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This article was published on April 8, 2014


    OpenSSL has a critical security vulnerability that needs to be patched right away

    OpenSSL has a critical security vulnerability that needs to be patched right away Image by: JOHANNES EISELE
    Josh Ong
    Story by

    Josh Ong

    Josh Ong is the US Editor at The Next Web. He previously worked as TNW's China Editor and LA Reporter. Follow him on Twitter or email him a Josh Ong is the US Editor at The Next Web. He previously worked as TNW's China Editor and LA Reporter. Follow him on Twitter or email him at [email protected].

    The OpenSSL project has just disclosed a devastating security flaw in the protocol that could expose the cryptographic keys and private communications from some of the most important sites and services on the Internet. If you’re running a server with OpenSSL 1.0.1 through 1.0.1f, it’s vital that you update to OpenSSL 1.0.1g immediately.

    Installations of OpenSSL prior to version 1.0.1 are unaffected by the bug, but OpenSSL 1.0.2-beta users will need to address it.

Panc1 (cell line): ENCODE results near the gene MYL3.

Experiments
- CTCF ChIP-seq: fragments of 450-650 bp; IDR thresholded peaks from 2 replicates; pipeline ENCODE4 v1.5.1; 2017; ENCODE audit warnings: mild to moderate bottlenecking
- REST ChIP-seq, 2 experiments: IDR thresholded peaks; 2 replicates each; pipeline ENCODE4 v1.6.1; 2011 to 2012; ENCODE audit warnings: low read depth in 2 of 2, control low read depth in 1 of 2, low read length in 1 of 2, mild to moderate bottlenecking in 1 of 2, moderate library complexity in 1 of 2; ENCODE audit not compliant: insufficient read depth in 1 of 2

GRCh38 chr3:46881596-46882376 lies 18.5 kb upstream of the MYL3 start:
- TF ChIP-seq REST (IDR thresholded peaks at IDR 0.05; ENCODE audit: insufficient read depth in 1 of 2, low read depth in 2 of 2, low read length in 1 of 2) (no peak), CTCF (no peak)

Heartbleed.com has a detailed explanation of the issue, which is related to the “heartbeat” section of OpenSSL’s transport layer security (TSL) protocols and has been in the wild since March 2012. This is even more dangerous than Apple’s recent SSL bug, which opened up the possibility for man-in-the-middle attacks, because the Heartbleed bug affects past traffic, reveals encryption keys that could lead to other compromises, and may affect as much as 66 percent of Internet sites.

    The bug was independently discovered by security firm Codenomicon and a Google Security engineer.

    Prior to the publication of the vulnerability, a number of OpenSSL vendors were notified privately in order to give them time to address the issue before it became known. However, not everyone was ready before news of the flaw leaked out, so some vendors will need a few hours to prepare the patch.

    OpenSSL Security Advisory | Heartbleed.com

    Image Credit: JOHANNES EISELE/AFP/Getty Images